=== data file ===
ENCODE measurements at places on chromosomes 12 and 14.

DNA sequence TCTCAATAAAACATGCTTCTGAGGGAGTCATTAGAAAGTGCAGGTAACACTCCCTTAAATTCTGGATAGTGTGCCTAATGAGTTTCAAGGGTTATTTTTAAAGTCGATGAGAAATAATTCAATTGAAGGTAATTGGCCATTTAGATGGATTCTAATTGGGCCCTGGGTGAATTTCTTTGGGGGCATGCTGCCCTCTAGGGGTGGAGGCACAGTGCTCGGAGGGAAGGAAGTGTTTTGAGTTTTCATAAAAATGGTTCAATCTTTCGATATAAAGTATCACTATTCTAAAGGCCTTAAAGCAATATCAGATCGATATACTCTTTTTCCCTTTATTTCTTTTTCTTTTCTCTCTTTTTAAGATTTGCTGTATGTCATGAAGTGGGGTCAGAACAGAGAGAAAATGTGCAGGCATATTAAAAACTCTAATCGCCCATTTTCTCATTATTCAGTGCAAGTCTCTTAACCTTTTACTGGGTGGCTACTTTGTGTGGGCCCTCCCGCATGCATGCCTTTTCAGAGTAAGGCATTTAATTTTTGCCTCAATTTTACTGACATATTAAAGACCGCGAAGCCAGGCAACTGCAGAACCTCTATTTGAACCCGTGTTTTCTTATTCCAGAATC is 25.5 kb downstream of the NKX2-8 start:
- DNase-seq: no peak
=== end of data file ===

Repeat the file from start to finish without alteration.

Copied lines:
ENCODE measurements at places on chromosomes 12 and 14.

DNA sequence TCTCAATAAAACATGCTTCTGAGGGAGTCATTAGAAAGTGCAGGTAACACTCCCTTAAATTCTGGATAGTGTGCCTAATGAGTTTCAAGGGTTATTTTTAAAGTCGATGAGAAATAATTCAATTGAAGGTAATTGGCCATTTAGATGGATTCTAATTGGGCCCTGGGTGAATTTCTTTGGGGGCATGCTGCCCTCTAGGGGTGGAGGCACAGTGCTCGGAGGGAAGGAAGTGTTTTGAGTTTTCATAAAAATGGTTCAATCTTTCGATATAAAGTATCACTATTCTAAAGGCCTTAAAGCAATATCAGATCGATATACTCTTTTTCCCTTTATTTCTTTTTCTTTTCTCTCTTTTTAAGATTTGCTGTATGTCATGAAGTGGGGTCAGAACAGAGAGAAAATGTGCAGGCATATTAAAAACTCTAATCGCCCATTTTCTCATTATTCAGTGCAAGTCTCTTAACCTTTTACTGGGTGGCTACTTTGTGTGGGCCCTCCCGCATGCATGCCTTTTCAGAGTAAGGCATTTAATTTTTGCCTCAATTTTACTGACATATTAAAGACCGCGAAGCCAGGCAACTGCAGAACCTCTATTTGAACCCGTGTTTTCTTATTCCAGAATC is 25.5 kb downstream of the NKX2-8 start:
- DNase-seq: no peak